Spoilers Ahead: Did Arya Survive the Game of Thrones Finale?
A lot happened in the final episode of Game of Thrones—first and most shockingly, Jon killed Daenerys and was sent back to the Wall. But Sansa was also made Queen in the North, while Bran became king of the entire (now) Six Kingdoms, ushering in a new era of non-hereditary monarchy. But one Stark didn’t end the series on quite as definitive a note—Arya.
Arya first popped up early on in the episode, watching a Daenerys give a frighteningly power-mad victory speech. She warned Jon that Dany would always see him as a threat, and then disappeared until the tribunal, which was held to determine the new monarch. While each of her siblings landed in positions of varying prestige, from Jon rejoining the wildlings through Bran’s unexpected turn as ruler of the whole damn kingdom, Arya decided to just head off into a nameless sunset.
"I’m not going back north," Arya told her siblings before Jon’s departure for the Wall. When Sansa asked where she was planning to head, Arya responded hypothetically, asking “What’s west of Westeros?” She then explained that all the maps stop at Westeros because apparently, with all the sailing around and flying dragons, no one bothered to check into what was going on out there.
So what, exactly, is west of Westeros? Arya has actually brought it up before. In Season Six, when talking to Lady Crane, Arya asks what is west of Westeros. Crane tells her that it could be the edge of the world, to which Arya says she'd like to see.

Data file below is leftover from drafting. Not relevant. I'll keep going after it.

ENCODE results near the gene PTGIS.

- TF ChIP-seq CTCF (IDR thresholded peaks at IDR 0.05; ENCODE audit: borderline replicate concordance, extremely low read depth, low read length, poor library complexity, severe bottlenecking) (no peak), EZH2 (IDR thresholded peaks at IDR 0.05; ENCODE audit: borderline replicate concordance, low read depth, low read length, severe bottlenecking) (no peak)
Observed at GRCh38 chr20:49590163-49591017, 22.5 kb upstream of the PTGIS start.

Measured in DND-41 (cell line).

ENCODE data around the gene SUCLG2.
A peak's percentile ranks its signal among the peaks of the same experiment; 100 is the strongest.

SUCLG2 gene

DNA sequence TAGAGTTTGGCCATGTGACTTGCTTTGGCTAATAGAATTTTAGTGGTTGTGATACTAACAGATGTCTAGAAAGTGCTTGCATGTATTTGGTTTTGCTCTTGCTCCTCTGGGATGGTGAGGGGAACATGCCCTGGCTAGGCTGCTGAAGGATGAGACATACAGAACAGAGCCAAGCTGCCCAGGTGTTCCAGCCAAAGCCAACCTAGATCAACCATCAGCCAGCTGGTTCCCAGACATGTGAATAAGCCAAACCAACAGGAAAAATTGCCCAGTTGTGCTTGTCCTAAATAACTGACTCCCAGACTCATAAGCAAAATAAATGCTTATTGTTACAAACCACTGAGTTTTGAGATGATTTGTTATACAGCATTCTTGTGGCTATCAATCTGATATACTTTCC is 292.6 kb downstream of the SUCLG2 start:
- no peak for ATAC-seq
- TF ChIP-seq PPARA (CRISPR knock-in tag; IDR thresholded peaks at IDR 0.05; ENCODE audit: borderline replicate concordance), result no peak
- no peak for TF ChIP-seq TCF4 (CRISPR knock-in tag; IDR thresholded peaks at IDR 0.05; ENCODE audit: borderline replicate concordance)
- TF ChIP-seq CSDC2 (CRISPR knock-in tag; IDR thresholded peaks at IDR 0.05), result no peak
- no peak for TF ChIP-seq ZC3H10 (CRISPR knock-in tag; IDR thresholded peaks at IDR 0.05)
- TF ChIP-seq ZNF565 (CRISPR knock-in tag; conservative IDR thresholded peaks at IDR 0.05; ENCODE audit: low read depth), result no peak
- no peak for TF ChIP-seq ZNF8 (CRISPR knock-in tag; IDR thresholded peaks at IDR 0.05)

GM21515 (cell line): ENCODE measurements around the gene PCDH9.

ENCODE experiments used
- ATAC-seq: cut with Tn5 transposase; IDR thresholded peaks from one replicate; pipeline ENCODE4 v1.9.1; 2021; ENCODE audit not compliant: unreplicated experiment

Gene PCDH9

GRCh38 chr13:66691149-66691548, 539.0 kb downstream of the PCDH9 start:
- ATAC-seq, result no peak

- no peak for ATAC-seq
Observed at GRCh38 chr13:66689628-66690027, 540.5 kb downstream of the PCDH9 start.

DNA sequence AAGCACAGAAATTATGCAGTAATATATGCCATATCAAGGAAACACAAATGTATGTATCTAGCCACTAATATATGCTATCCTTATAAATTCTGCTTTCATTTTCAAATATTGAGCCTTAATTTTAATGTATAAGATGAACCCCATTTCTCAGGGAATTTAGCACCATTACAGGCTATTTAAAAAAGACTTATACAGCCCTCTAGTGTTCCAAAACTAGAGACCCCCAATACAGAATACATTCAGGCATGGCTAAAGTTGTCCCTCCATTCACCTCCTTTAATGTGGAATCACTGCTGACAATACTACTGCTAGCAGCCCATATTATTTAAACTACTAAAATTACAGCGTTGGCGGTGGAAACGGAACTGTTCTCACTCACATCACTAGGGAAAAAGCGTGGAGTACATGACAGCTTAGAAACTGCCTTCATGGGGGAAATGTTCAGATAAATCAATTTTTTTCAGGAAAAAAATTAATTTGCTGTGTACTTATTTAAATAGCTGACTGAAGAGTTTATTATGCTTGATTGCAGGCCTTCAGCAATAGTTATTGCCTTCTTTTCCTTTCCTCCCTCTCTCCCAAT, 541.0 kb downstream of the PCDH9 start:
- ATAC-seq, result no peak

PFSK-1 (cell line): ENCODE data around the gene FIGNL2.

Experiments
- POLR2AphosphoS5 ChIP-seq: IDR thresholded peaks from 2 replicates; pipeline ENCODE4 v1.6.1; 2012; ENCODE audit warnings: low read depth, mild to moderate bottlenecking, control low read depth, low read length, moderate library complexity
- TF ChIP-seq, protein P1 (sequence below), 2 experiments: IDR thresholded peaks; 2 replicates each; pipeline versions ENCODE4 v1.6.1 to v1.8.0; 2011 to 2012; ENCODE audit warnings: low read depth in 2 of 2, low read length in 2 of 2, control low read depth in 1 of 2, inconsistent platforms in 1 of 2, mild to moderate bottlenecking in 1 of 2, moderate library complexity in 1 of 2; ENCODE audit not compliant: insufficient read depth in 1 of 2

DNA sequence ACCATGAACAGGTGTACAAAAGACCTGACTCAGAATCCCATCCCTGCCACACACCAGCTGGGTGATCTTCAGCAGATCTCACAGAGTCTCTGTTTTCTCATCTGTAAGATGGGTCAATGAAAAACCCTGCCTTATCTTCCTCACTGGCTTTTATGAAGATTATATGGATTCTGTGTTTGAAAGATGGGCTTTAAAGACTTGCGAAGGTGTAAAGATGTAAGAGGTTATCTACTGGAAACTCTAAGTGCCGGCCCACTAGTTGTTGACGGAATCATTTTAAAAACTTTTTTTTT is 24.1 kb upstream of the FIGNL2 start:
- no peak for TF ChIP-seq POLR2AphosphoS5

As we know from George R.R. Martin, the world of Game of Thrones is round and slightly smaller than Earth. In the author's detailed history, some characters have sailed the Sunset Sea to the West, including Elissa Farmen, who discovered three islands on that side of the world. Unfortunately, the rest of that geography is undiscovered.
As the Game of Thrones wiki explains:
In the A Song of Ice and Fire novels, the Sunset Sea is considered vast and uncrossable, though some ironborn claim to have found more substantial land in the far west. These claims are usually disbelieved.
The most famous explorer of the Sunset Sea was King Brandon Stark (the unknown number of his line), who sailed west with the most of the Northern fleet to find new lands and was never seen again. His son, Brandon the Burner, burned the remaining ships in grief and fury. The North has had no significant strength at sea since this time.
Hell, maybe Arya's adventures will provide some content for one of the many inevitable Game of Thrones spinoffs.
This story originally appeared on Esquire.com.
* Minor edits have been made by the Esquiremag.ph editors.